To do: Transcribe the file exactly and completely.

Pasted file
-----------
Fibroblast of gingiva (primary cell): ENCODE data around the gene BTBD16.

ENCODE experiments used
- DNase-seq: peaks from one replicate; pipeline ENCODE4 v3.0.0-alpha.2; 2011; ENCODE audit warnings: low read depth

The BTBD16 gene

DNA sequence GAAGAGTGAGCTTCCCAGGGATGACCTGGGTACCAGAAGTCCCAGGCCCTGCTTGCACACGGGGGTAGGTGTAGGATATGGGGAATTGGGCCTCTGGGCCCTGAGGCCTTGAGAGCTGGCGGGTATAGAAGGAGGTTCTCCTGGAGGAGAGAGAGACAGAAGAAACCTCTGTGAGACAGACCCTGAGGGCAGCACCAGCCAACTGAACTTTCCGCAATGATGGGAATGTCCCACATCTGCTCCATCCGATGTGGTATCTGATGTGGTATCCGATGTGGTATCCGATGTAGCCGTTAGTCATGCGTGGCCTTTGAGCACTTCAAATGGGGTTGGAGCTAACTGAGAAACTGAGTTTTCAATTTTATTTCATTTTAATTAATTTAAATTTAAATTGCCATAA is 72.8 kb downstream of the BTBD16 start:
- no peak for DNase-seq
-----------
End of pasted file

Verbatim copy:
Fibroblast of gingiva (primary cell): ENCODE data around the gene BTBD16.

ENCODE experiments used
- DNase-seq: peaks from one replicate; pipeline ENCODE4 v3.0.0-alpha.2; 2011; ENCODE audit warnings: low read depth

The BTBD16 gene

DNA sequence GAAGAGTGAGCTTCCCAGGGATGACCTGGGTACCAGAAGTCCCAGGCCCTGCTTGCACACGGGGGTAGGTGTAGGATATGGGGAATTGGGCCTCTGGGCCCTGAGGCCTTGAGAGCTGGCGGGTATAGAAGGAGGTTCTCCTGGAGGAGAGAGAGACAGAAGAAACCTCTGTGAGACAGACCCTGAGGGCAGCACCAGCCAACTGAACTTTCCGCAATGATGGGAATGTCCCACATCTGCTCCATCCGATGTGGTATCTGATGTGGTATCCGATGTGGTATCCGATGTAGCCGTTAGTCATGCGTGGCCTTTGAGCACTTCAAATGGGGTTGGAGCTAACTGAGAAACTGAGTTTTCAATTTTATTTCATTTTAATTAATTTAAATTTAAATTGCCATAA is 72.8 kb downstream of the BTBD16 start:
- no peak for DNase-seq